76
    Post Thanks / Like
    Likes (Given)
    4
    Likes (Received)
    12

    Default

    I volunteer at the Tuckahoe Steam and Gas Association machine shop museum. Just last week we picked up a donated 3C the same vintage as yours. It has the vertical head and dividing head and the right angle table.

    If you only have a few collets they are 3PN and come up on eBay somewhat regularly. But other parts are pretty scarce. Like morsetaper2, I have the newer, larger, 3C.

  6. Likes Lysdexic liked this post
  7. #4
    Join Date
    Feb 2004
    Location
    peekskill, NY
    Posts
    24,453
    Post Thanks / Like
    Likes (Given)
    0
    Likes (Received)
    4563

    Default

    Removing the spindle:

    1) do you really need to, is there something wrong with it? If not probably best to leave it alone. Otherwise:

    2) It probably is similar to the lathe spindle of the similar vintage lathes. If so then the rear bearing is a cylindrical
    bearing into a tapered bore in the main casting, and is given crush to reduce the clearance by snugging the cap
    on the back end of the spindle. So first off, get a suitable pin wrench and slack that cap nut off a bit.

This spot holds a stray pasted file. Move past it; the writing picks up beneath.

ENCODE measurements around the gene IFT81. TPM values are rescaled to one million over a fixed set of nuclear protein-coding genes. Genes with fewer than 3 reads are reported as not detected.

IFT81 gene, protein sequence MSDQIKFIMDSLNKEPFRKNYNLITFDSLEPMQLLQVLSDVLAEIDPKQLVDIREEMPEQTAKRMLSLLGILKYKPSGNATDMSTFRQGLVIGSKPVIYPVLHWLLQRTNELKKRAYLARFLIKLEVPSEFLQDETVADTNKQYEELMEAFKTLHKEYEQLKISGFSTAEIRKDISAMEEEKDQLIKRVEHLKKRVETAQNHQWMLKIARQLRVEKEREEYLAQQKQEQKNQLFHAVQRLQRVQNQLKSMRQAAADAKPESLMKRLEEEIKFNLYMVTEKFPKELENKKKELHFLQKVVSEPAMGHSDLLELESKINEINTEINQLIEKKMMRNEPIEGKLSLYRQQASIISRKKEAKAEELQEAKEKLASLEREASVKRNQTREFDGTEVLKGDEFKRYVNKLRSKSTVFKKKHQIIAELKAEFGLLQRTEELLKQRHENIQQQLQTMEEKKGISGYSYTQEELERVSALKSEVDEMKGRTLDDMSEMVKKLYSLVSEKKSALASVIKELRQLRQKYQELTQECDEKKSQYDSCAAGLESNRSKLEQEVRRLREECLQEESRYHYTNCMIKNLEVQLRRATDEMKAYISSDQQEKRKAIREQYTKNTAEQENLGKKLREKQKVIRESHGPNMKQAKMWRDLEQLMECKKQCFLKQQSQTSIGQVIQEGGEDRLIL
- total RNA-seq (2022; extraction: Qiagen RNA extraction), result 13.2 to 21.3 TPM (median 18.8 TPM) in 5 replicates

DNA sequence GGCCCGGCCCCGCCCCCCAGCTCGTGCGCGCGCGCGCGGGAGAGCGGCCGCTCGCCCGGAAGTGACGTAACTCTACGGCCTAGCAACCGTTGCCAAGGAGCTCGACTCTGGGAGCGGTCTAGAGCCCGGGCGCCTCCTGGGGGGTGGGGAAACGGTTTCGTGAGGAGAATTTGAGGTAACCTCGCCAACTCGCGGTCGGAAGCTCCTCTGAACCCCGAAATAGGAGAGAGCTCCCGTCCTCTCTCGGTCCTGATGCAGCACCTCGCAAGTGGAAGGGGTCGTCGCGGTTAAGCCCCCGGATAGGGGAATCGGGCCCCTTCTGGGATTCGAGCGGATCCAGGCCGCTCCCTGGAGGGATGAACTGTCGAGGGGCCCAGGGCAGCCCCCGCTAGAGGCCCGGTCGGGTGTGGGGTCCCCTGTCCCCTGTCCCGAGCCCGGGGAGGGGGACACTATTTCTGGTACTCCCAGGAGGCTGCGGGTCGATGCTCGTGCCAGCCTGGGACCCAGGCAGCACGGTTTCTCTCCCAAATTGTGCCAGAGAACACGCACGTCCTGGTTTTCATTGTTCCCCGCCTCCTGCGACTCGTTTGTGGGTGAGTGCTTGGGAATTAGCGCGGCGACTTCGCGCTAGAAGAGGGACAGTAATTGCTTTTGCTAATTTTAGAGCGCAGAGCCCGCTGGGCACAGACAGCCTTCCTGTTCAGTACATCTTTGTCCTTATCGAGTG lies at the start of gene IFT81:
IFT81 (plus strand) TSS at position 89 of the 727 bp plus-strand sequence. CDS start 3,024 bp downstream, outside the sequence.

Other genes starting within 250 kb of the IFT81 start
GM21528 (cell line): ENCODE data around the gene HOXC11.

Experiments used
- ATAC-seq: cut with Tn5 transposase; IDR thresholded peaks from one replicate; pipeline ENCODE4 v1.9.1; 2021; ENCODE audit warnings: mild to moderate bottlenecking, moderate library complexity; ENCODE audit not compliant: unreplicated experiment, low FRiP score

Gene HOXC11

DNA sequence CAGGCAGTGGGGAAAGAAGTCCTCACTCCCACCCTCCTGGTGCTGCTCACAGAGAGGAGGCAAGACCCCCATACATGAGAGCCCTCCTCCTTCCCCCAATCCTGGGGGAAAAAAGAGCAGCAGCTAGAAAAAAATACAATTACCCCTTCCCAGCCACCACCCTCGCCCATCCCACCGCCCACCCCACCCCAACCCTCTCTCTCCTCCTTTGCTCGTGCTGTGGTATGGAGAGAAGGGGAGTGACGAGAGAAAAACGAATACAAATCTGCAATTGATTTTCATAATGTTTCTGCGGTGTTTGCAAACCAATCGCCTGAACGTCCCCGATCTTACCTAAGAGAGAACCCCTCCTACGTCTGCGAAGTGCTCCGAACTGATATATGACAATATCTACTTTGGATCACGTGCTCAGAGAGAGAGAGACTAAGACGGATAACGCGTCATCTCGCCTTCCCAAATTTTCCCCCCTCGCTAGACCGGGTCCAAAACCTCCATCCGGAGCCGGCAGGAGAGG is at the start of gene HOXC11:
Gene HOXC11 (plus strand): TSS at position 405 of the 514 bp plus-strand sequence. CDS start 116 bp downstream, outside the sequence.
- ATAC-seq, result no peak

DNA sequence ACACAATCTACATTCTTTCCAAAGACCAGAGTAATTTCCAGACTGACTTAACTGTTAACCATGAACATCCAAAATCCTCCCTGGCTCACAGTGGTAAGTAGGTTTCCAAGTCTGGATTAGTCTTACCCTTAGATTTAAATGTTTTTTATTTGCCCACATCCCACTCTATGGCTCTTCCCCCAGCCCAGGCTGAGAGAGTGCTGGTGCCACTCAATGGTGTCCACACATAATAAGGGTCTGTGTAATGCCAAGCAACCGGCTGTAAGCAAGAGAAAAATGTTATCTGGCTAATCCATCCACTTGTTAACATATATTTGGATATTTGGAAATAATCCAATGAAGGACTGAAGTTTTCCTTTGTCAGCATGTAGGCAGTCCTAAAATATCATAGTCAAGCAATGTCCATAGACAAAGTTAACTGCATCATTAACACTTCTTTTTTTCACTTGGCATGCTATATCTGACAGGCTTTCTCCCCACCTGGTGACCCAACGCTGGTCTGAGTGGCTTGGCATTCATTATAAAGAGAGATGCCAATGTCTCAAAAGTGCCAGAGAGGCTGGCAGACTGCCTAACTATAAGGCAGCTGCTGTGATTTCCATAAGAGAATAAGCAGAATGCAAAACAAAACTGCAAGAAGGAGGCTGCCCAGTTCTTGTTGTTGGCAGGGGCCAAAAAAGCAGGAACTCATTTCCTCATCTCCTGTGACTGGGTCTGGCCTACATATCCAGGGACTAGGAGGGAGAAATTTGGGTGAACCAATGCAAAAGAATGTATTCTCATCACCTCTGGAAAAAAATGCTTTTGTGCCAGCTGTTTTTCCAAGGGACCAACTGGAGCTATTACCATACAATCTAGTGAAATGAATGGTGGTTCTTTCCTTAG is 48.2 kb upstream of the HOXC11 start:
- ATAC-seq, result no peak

Next be sure the cone pulley is free to float on the center portion of the spindle. There will be at least one setscrew
    (possibly two) that secure the cone pulley. They may have lock screws on top of them. So loosen all the setscrews
    you can find so the cone pulley can rotate and hopefully float side to side. A bit of heat and some oil may be needed.

    Then you need to understand the front bearing which is a hardened conical portion on the spindle, that seats into a hardened
    steel cone in the front portion of the front support. The clearance on this is set by another steel nut that is behind the
    upright, just in front of the cone pulley. Slack that off and if all is well, it can be undone completely and the spindle should
    slide out the front.

    Keep all the bits in order don't mix them up on re-assembly.

    The oil cups should have oil wicks in them to feed the bearings, these often get worn out/missing so you need to
    source some pipe cleaner like wicks that wrap around the inside of the reservoirs and go through the side hole in the
    vertical pipe, to feed into the bearing.

  8. Likes Paolo_MD, Lysdexic liked this post
  9. #5
    Join Date
    Nov 2019
    Country
    UNITED STATES
    State/Province
    New Hampshire
    Posts
    5
    Post Thanks / Like
    Likes (Given)
    14
    Likes (Received)
    1

    Default

    First, thank you all for taking the time to respond, I appreciate input from those who actually practice the art/craft.